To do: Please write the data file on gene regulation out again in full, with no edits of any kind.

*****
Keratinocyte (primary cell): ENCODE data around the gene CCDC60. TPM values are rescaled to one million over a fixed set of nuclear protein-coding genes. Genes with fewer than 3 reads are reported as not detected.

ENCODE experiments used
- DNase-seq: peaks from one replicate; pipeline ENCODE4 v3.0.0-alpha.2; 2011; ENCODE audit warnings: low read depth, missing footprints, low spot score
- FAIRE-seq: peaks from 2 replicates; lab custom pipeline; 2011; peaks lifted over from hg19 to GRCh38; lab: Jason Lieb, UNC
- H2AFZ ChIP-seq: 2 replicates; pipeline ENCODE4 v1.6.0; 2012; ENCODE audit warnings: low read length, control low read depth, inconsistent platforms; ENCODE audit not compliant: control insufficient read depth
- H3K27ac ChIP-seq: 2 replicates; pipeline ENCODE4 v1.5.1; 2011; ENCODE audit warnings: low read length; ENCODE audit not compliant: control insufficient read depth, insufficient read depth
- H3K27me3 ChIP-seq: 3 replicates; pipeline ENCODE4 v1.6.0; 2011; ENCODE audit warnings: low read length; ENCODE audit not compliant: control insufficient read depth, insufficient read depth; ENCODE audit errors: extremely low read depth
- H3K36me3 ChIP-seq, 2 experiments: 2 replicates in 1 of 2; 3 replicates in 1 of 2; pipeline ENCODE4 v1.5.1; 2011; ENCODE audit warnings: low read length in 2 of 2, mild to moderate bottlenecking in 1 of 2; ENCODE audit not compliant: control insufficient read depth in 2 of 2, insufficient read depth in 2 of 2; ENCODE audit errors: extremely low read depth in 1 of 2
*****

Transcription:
Keratinocyte (primary cell): ENCODE data around the gene CCDC60. TPM values are rescaled to one million over a fixed set of nuclear protein-coding genes. Genes with fewer than 3 reads are reported as not detected.

ENCODE experiments used
- DNase-seq: peaks from one replicate; pipeline ENCODE4 v3.0.0-alpha.2; 2011; ENCODE audit warnings: low read depth, missing footprints, low spot score
- FAIRE-seq: peaks from 2 replicates; lab custom pipeline; 2011; peaks lifted over from hg19 to GRCh38; lab: Jason Lieb, UNC
- H2AFZ ChIP-seq: 2 replicates; pipeline ENCODE4 v1.6.0; 2012; ENCODE audit warnings: low read length, control low read depth, inconsistent platforms; ENCODE audit not compliant: control insufficient read depth
- H3K27ac ChIP-seq: 2 replicates; pipeline ENCODE4 v1.5.1; 2011; ENCODE audit warnings: low read length; ENCODE audit not compliant: control insufficient read depth, insufficient read depth
- H3K27me3 ChIP-seq: 3 replicates; pipeline ENCODE4 v1.6.0; 2011; ENCODE audit warnings: low read length; ENCODE audit not compliant: control insufficient read depth, insufficient read depth; ENCODE audit errors: extremely low read depth
- H3K36me3 ChIP-seq, 2 experiments: 2 replicates in 1 of 2; 3 replicates in 1 of 2; pipeline ENCODE4 v1.5.1; 2011; ENCODE audit warnings: low read length in 2 of 2, mild to moderate bottlenecking in 1 of 2; ENCODE audit not compliant: control insufficient read depth in 2 of 2, insufficient read depth in 2 of 2; ENCODE audit errors: extremely low read depth in 1 of 2